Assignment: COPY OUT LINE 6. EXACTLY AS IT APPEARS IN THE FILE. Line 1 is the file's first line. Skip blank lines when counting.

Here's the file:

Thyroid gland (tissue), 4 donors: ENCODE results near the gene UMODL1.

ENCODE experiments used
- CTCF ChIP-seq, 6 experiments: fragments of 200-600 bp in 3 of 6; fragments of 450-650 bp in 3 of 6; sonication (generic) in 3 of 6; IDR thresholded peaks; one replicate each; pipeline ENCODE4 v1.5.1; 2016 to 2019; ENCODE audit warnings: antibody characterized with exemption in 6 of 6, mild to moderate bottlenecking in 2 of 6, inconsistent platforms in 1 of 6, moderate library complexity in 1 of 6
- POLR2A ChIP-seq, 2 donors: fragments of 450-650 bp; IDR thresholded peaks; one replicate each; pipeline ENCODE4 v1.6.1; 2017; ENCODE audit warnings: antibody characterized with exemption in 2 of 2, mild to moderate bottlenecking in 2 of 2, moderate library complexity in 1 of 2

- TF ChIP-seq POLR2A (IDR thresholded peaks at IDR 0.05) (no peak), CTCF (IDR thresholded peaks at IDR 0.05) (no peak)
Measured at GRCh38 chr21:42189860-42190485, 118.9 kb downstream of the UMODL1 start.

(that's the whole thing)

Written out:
Measured at GRCh38 chr21:42189860-42190485, 118.9 kb downstream of the UMODL1 start.